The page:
_{father−i}=Elmore delay between node (father) and node (i); e) recomputing effective capacitances for each RC tree node by propagating inward to the source node from the sinks, said re-computation using a capacitance shielding factor for each node, using the following equation at tree node i:
where C
_{i }is the capacitance adjacent to node(i); where C
_{j }is an effective capacitance of an RC tree node(j) adjacent to node(i) in the direction of a sink; where K
_{j }is the capacitance shielding factor at node(j), which is defined as: wherein a node(i) is adjacent to node(j) and between node(j) and the source node;
where R
_{j }is the resistance between node(j) and node(i); where C
_{j }is the capacitance adjacent to node(j); and where t
_{r }is the slew of a ramp input voltage; f) updating the Elmore delay of each RC tree segment using effective capacitances recomputed in step (e); and
g) recomputing the source node slew using an effective capacitance recomputed in step (e); and
h) repeating steps (d) to (h) until the source node slew computed at step (c) is within a specified threshold from the source node slew recomputed at step (g).
11. A computer system for estimating the interconnect delay times in an integrated circuit using a resistor-capacitor (RC) tree model, the computer system comprising:
at least one computer-readable medium including:
code that initializes an effective capacitance for each RC tree node;
code that initializes a delay on each RC tree segment;
code that computes a slew at a source node of the RC tree, using an effective capacitance last calculated for the source node;
code that computes remaining slews for each node in the RC tree by propagating outward to sinks from the source;
code that recomputes effective capacitances for each RC tree node by propagating inward to the source node from the sinks;
code that updates the delay on each RC tree segment using effective capacitances recomputed by the code that recomputes the effective capacitances;
code that recomputes the source node slew using an effective capacitance recomputed by the code that recomputes the effective capacitances; and
code that iterates through the code that computes the source node slew, the code that recomputes the effective capacitances, and code that recomputes the source node slew until the source node slew computed by the code that computes the source node slew is within a specified threshold from the source node slew recomputed by the code that recomputes the source node slew.
12. The computer system as recited in
13. The computer system as recited in
14. The computer system as recited in
15. The computer system as recited in
_{i}=slew_{father} +T _{father−i } where slew
_{i}=slew at node (i); where slew
_{father}=slew at node (father), said node(father) being adjacent to said node(i) and lying between node(i) and the source node; and where T
_{father−i}=Elmore delay between node (father) and node (i). 16. The computer system as recited in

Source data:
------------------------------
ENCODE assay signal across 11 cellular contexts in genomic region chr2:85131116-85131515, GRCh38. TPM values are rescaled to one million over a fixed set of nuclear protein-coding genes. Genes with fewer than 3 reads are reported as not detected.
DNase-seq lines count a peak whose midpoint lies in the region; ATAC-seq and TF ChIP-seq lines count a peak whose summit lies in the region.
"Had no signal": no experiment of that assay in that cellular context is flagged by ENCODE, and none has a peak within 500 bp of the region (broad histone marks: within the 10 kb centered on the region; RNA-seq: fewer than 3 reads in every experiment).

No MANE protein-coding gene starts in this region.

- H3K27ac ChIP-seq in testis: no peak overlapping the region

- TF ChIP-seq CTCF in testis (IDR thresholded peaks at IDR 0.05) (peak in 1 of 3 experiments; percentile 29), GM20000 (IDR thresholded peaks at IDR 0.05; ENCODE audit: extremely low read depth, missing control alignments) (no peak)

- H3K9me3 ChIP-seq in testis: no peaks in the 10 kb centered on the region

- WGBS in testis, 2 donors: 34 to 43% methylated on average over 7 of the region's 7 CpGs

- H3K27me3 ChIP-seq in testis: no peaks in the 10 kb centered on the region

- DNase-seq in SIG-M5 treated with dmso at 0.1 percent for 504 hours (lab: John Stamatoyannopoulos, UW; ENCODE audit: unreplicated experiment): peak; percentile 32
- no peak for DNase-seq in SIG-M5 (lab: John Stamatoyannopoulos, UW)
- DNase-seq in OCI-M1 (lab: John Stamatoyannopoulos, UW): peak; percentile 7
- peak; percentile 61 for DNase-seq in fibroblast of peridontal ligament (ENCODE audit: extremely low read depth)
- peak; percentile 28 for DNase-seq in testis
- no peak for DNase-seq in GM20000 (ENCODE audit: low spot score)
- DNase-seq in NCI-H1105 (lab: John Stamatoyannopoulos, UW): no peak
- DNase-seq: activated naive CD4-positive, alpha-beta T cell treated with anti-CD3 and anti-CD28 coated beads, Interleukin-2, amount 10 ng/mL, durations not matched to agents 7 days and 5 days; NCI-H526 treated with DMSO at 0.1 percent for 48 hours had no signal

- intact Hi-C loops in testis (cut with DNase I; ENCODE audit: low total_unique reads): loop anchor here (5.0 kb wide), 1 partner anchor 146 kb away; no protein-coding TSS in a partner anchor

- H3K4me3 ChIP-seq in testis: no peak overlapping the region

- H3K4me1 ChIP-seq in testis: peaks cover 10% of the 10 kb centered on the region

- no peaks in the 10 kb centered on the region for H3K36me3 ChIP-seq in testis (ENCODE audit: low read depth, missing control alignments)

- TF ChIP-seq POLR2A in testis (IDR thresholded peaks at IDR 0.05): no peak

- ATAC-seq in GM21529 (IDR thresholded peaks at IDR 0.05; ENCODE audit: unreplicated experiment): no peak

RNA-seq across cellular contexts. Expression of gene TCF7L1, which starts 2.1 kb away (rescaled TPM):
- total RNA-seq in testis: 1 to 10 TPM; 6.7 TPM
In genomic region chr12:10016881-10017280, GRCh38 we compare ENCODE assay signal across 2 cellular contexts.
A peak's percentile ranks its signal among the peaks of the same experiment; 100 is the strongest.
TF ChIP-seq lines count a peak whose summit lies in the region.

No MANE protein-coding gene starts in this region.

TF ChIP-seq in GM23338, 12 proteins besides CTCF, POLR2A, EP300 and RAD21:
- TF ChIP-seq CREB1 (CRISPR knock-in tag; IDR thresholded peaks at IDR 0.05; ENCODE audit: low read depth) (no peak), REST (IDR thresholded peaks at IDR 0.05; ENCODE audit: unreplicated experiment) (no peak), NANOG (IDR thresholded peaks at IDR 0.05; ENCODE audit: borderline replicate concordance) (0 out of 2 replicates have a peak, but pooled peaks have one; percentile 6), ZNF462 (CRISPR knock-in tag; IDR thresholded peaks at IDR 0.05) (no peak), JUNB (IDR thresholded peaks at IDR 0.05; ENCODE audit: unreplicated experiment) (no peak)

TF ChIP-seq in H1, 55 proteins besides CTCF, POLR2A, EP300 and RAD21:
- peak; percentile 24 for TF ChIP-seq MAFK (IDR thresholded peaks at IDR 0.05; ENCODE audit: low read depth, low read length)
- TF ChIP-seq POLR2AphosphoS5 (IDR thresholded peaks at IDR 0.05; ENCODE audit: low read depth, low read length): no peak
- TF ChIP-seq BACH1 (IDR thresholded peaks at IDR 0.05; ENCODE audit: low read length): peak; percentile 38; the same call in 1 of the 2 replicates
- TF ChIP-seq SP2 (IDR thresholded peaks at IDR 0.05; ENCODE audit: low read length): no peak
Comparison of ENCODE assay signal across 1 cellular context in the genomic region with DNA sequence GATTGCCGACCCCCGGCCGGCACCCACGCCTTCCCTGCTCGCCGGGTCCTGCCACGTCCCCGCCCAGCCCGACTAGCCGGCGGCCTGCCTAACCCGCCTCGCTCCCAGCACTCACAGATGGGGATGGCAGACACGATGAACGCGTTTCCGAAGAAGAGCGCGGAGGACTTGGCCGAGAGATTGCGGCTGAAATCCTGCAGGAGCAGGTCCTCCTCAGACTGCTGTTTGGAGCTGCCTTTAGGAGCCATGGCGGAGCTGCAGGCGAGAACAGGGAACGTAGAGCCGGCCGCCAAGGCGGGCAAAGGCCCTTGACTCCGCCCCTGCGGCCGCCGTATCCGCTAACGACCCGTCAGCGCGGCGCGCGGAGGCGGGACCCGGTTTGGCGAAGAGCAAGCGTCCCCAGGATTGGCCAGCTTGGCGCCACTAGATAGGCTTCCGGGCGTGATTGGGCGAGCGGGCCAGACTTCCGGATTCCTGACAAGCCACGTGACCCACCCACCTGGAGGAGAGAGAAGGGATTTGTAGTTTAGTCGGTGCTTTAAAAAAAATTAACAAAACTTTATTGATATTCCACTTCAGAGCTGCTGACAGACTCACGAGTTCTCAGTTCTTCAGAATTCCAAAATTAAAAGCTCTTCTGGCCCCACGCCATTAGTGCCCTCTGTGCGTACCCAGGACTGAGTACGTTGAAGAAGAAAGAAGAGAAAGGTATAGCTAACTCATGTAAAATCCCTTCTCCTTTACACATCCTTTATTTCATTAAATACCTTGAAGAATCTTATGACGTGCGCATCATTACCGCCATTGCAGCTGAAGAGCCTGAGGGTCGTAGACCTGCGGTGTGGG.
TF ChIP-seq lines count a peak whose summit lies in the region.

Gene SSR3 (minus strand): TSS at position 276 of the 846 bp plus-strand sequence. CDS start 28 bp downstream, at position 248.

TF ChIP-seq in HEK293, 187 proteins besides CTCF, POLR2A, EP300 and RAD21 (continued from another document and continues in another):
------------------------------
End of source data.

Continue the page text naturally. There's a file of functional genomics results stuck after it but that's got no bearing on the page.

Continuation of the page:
17. The computer system as recited in
wherein a node(i) is adjacent to node(j) and between node(j) and the source node;
where R
_{j }is the resistance between node(j) and node(i); where C
_{j }is the capacitance adjacent to node(j); and where t
_{r }is the slew of a ramp input voltage at node(i). 18. The computer system as recited in
where C
_{i }is the capacitance adjacent to node(i); where C
_{j }is an effective capacitance of an RC tree node(j) adjacent to node(i) in the direction of a sink; where K
_{j }is the capacitance shielding factor at node(j), which is defined as: wherein a node(i) is adjacent to node(j) and between node(j) and the source node;
where R
_{j }is the resistance between node(j) and node(i); where C
_{j }is the capacitance adjacent to node(j); and where t
_{r }is the slew of a ramp input voltage. 19. A computer system for estimating interconnect delay times in an integrated circuit using an initialized resistor-capacitor (RC) tree model, the computer system comprising:
at least one computer-readable medium, said medium including computer-readable program code for iteratively performing the following:
a) computing slews for each RC tree node, starting from a source node and proceeding outward to sinks, and using current values for effective capacitance, each of said current values being an initialized value or an updated value, said current values being determined during the current iteration; and
b) computing updated effective capacitances for each RC tree node using a capacitance shielding factor, starting at the sinks and proceeding inward to the source node;
wherein steps (a) and (b) are iteratively repeated until the source node slew calculated using the updated respective effective capacitance is within a specified threshold from the source node slew computed at a previous iteration of step (b);
wherein the capacitance shielding factor K for a node(j) is determined by the following equation:
wherein a node(i) is adjacent to node(j) and between node(j) and the source node, and further wherein:
R
_{j }is the resistance between node(j) and node(i), C
_{j }is the capacitance adjacent to node(j), and t
_{r }is the slew of a ramp input voltage at node(i). 20. A computer system for estimating the interconnect delay times in an integrated circuit using a resistor-capacitor (RC) tree model, the computer system comprising: